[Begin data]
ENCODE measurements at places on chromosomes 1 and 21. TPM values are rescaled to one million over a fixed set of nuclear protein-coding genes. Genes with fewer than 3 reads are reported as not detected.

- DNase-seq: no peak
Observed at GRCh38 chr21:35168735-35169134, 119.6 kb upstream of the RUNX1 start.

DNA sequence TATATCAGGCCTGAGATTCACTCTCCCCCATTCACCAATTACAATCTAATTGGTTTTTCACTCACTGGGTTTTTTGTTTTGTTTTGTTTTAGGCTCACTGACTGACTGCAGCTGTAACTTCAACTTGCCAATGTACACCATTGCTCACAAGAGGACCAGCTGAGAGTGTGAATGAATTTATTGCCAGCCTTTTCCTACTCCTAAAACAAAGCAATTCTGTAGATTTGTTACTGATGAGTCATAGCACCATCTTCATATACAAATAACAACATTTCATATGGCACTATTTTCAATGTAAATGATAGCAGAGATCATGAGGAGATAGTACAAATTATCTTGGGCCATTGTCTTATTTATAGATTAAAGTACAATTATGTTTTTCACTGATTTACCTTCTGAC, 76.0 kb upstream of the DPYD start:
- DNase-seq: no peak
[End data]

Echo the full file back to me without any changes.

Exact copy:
ENCODE measurements at places on chromosomes 1 and 21. TPM values are rescaled to one million over a fixed set of nuclear protein-coding genes. Genes with fewer than 3 reads are reported as not detected.

- DNase-seq: no peak
Observed at GRCh38 chr21:35168735-35169134, 119.6 kb upstream of the RUNX1 start.

DNA sequence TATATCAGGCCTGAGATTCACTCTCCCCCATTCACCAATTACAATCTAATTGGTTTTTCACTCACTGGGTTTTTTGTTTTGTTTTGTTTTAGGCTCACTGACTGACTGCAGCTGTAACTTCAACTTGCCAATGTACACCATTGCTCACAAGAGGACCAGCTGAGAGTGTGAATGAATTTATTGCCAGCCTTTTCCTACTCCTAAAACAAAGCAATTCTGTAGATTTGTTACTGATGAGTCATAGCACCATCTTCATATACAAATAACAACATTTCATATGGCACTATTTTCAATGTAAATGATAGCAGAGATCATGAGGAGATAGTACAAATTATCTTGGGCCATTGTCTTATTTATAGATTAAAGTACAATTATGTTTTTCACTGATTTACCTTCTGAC, 76.0 kb upstream of the DPYD start:
- DNase-seq: no peak